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The Biggest Reason Why Men Need to Read More Fiction

Jul 01, 2013 // By Marcus Brotherton


If you’re planning a vacation this summer, then you know there’s nothing like lazing by a pool while sipping a cool bottle of sarsaparilla and reading a good book.
Let’s make that a good novel.
That might sound strange coming from an author who makes his living writing nonfiction, but I hope that men everywhere begin to read more fiction.
Women read fiction. Yes sir. They devour those Amish romance novels by the barrelful. But men have a bit of a reputation for disdaining fiction, and I’d like to help change that.
Why?
The Art of Manliness ran an excellent article last April that delved into the science behind the positive results that fiction generates for your brain. Fiction brings about more creativity and helps shape for better how you think and see the world.
Also telling were the comments underneath the article—more than 163 from men all around the world all recommending novels that positively impacted their lives.
Commenters talked about classics such as Pulitzer-winning The Road by Cormac McCarthy, and the very-manly The Old Man and the Sea by Hemingway. Many men said they also enjoyed commercial fiction by dudes such as John Grisham, Tom Clancy, Ted Dekker, Dean Koontz, and Orson Scott Card.
I’d like to add one point to that outstanding article.
It’s the biggest reason you should read more fiction.
Because fiction contains truth.
Now, if that sounds counterintuitive to you, let me explain. Often men say they don’t read fiction because they want to read only truth, and they insist fiction is untruth because it’s made up.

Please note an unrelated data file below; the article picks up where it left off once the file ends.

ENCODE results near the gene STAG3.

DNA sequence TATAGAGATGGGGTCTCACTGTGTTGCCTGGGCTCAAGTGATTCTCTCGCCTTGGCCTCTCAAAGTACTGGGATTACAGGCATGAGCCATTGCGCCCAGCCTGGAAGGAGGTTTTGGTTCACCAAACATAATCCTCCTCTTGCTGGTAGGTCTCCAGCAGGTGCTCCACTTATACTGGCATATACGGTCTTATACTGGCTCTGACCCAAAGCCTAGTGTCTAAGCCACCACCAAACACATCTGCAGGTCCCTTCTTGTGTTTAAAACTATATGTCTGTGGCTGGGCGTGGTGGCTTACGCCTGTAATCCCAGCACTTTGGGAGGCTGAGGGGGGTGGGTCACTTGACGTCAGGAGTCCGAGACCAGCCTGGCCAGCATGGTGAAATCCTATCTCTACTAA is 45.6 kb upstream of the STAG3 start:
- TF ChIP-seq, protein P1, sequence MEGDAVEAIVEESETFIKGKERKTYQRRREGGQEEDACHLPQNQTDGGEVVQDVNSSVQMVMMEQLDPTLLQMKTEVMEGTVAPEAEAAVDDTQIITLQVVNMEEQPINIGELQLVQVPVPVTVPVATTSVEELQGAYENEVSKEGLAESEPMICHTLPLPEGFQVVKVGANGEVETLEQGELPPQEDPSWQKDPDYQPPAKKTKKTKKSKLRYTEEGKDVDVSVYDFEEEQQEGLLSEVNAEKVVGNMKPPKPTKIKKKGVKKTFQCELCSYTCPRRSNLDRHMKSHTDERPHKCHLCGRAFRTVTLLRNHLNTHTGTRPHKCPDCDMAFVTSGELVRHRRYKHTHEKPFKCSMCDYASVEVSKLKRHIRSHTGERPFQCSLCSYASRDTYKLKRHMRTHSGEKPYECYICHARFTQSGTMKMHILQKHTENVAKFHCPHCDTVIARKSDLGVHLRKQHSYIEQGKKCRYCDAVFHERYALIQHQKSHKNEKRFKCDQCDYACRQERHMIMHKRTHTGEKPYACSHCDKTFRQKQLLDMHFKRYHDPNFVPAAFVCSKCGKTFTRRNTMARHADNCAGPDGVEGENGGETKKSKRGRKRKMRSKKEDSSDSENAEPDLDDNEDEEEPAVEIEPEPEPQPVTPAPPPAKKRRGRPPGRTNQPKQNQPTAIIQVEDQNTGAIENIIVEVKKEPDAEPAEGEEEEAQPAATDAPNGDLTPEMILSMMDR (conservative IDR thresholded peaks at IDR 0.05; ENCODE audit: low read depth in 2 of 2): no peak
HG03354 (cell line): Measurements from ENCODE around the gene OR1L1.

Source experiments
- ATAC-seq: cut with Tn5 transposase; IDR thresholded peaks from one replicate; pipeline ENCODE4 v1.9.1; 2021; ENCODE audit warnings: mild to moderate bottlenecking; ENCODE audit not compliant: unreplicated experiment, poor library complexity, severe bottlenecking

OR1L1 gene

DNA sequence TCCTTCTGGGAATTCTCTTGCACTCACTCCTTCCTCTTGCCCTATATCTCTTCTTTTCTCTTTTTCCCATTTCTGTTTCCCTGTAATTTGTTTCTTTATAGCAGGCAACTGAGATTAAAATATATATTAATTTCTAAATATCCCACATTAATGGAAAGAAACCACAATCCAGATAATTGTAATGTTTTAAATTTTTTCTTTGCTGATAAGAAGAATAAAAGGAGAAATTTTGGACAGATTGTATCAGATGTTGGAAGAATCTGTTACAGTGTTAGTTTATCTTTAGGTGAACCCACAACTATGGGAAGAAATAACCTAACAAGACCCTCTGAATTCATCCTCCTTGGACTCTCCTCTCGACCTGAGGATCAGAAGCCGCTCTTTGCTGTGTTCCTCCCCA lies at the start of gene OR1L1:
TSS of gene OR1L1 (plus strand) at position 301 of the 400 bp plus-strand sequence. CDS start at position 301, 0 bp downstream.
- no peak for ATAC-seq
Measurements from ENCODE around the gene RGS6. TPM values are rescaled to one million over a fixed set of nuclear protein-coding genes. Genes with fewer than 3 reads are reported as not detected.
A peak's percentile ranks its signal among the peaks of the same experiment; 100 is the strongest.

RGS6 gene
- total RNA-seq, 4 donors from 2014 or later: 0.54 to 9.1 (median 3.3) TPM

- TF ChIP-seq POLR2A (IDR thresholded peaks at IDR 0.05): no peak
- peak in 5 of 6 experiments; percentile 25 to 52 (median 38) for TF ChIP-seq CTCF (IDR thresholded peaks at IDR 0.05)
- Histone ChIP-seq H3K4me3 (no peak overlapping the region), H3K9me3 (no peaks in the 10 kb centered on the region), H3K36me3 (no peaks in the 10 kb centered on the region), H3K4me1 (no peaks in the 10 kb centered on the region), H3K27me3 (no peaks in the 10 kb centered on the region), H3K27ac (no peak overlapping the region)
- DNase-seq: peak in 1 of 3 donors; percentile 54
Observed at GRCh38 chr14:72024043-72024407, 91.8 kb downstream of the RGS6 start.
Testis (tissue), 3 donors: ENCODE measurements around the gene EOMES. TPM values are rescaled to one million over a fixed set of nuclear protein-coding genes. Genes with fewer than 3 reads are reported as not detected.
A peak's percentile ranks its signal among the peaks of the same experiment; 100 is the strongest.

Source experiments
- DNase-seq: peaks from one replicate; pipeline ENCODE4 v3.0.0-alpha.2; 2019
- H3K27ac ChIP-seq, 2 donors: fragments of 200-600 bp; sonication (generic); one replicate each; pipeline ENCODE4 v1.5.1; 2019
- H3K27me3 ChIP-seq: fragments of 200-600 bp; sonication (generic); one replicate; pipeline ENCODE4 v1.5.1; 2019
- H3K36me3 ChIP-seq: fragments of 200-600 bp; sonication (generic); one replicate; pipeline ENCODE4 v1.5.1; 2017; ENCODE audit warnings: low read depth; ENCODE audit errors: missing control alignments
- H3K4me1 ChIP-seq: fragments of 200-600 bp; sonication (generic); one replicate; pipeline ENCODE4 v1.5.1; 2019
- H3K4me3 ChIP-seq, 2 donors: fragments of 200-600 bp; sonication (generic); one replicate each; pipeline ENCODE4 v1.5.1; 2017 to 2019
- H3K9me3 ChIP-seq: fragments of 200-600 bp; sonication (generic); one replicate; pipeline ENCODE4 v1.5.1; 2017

Sure, that’s a fact: unless you’re reading historical fiction, you’re seldom reading about real characters or events that took place.
But here’s another fact: there’s truth in fiction too. It’s imbedded in the narrative. And sometimes, since the truth in fiction comes wrapped around a story that captivates your attention, the truth will be presented so powerfully that it hits you with more impact than if you read the same truth in a nonfiction book.
Case in point.
I just read The Complete Western Stories of Elmore Leonard. He originally wrote 3:10 to Yuma. You may have seen the movie on which it’s based. He also wrote the novels Get Shorty and Be Cool,which were also made into movies. And he wrote Fire in the Hole, which the TV series Justified is based on.
One of Leonard’s short stories is called The Tonto Woman.
It describes an affable outlaw named Ruben Vega who in the 1880s encounters a strange skinny white woman living all by herself in the Arizona desert.
The woman is filled with rage and hurt, closed, standoffish, skeptical, mistrusting, and guarded—classic signs she’s encountered abuse somewhere in her life.
Strangest of all is how her face is mysteriously tattooed on both cheeks by three blurry blue stripes that extend from her cheekbone to her jaw line.
Little by little, her story comes out.
Twelve years earlier the woman was a beautiful bride, newly married and living with her husband, a poor but honest cattleman, when she took a trip to visit her parents.
Yavapai came looking for food, clubbed her parents and two small brothers to death, and took the young bride north with them as spoils of the crime.
The Yavapai soon traded her traded her to the Mojave as a slave, who permanently marked her face according to their tribal customs.
When a drought came, the Mojave traded her to the Apaches for two mules and a bag of salt. When the Apaches were rounded up to be sent to Oklahoma, the woman was rescued and returned home to her husband.
Only one problem now. The husband, in the meantime, has grown rich from his cattle business. He’s grown respected in the community. He’s grown self-important.
And he doesn’t want anything to do with his wife.
So the rich husband sets her up in a small adobe hut on the lonely end of his vast property. He gives her chickens and a cow and sends his hired hands every month to look in on her with flour and supplies from town.